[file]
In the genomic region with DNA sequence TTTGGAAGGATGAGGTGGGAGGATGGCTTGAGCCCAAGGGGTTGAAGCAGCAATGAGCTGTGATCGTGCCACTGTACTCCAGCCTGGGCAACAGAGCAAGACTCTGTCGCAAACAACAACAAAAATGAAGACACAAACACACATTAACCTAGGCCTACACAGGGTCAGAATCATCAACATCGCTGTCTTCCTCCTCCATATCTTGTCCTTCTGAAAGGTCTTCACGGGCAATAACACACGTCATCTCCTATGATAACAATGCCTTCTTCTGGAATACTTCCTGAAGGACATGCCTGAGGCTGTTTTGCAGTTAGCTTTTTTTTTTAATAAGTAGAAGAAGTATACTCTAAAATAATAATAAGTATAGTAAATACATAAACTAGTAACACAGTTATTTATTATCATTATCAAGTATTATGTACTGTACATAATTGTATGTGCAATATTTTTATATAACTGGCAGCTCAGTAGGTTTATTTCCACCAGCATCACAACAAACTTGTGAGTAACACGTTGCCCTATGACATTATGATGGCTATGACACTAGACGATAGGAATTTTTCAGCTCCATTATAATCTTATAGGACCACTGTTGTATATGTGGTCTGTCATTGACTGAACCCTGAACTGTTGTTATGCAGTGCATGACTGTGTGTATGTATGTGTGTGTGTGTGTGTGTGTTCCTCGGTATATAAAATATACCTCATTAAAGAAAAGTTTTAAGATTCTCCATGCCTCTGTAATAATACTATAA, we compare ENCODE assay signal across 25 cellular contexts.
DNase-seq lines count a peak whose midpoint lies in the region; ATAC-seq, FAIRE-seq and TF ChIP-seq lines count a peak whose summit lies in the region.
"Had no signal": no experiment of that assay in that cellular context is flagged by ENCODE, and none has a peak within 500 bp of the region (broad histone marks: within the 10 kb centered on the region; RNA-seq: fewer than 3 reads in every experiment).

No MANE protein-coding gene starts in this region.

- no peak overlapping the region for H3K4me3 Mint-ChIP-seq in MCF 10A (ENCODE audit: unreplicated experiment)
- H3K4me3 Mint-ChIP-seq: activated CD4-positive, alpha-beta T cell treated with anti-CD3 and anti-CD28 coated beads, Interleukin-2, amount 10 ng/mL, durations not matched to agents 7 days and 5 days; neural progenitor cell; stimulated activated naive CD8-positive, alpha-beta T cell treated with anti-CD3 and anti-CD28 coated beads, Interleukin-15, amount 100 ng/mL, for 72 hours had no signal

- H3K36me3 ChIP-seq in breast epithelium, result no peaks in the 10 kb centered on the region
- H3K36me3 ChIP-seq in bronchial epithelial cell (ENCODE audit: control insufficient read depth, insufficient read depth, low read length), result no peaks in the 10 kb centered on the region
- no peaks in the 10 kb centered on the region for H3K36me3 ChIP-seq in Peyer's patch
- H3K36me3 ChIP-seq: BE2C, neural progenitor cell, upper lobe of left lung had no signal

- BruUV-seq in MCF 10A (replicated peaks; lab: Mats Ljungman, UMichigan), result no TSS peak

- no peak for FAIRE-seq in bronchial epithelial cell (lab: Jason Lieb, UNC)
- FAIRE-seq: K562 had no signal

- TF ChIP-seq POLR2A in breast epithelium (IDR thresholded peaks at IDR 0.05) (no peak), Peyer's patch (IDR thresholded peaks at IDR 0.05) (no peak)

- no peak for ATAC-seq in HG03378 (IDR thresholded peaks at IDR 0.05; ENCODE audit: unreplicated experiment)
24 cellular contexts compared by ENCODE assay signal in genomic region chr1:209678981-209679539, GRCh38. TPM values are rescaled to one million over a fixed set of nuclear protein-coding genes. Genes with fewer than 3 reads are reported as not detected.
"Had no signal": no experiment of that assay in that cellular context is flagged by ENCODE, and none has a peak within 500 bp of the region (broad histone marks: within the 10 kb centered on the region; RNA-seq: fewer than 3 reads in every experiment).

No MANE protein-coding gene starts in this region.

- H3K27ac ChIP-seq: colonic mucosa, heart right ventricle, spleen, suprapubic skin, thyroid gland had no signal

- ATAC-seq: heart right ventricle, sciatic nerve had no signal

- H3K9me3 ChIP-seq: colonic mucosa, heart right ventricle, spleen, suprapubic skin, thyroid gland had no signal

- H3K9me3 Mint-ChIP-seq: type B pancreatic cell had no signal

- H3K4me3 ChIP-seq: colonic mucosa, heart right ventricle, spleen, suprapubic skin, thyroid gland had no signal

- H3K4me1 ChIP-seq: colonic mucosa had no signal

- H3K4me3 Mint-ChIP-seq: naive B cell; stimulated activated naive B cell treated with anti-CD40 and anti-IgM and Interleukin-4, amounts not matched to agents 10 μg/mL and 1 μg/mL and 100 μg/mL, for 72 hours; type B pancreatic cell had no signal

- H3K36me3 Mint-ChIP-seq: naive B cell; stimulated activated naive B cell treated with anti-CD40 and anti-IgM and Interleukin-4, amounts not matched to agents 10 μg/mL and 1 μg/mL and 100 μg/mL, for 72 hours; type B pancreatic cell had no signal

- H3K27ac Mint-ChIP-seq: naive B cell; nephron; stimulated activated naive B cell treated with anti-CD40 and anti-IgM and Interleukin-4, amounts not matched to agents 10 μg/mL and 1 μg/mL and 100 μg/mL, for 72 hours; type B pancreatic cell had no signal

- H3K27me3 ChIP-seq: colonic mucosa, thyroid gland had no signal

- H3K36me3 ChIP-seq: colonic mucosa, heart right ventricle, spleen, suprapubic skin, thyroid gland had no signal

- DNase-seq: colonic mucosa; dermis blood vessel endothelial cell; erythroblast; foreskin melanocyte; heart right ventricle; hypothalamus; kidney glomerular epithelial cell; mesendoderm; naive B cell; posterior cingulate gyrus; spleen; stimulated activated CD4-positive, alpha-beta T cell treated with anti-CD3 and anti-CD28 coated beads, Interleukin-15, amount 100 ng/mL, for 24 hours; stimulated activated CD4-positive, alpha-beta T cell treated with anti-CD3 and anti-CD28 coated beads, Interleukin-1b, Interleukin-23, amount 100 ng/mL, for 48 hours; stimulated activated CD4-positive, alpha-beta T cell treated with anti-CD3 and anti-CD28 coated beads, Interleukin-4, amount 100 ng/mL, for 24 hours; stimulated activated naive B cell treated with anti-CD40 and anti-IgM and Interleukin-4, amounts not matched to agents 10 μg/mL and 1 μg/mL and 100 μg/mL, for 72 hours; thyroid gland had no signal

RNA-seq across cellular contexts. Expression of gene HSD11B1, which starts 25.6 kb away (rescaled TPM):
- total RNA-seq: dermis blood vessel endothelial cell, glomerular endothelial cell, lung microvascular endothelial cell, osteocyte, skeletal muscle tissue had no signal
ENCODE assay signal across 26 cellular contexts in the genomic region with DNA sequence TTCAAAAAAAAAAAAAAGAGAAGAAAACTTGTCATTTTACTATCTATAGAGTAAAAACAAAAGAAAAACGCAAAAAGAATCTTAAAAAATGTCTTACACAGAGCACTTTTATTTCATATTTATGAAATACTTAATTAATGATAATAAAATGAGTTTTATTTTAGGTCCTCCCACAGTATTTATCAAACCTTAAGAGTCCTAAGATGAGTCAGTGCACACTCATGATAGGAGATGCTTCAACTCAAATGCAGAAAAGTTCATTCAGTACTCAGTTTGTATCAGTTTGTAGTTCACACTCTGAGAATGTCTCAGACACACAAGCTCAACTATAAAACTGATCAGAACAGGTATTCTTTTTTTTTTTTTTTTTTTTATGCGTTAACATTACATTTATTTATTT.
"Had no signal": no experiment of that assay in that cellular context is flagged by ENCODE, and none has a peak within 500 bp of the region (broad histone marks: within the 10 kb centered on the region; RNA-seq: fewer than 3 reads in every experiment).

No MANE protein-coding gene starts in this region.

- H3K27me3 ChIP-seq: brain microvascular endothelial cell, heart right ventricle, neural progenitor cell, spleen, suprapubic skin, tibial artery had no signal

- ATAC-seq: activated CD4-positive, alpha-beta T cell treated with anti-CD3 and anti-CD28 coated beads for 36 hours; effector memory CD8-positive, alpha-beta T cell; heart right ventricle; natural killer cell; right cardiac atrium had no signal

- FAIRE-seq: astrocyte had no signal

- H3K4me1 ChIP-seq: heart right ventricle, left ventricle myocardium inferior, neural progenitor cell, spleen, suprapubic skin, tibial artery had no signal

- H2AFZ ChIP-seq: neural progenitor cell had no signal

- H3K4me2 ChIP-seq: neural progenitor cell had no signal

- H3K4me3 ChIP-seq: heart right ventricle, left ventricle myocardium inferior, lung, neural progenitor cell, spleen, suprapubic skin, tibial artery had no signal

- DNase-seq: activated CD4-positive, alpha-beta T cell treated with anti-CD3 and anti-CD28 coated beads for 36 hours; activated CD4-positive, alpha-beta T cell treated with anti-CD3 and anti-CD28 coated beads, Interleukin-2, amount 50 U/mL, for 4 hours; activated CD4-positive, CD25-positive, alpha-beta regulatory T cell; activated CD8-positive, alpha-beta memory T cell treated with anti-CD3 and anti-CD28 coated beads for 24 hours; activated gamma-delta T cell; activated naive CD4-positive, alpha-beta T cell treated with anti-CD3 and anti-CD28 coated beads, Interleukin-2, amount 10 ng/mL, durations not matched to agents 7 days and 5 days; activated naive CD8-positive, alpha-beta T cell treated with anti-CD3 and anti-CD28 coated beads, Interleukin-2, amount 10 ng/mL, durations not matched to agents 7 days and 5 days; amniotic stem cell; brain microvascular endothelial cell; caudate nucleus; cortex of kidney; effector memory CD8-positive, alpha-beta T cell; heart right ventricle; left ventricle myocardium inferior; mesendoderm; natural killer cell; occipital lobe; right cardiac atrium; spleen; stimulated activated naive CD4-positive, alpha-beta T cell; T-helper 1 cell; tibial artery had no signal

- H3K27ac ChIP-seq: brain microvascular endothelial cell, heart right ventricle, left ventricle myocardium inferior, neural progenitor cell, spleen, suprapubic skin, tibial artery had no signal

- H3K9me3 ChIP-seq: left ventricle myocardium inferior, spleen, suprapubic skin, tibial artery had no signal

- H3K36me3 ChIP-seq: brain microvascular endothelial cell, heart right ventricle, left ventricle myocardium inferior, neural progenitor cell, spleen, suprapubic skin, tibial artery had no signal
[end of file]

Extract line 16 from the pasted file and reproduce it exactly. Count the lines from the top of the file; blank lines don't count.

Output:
24 cellular contexts compared by ENCODE assay signal in genomic region chr1:209678981-209679539, GRCh38. TPM values are rescaled to one million over a fixed set of nuclear protein-coding genes. Genes with fewer than 3 reads are reported as not detected.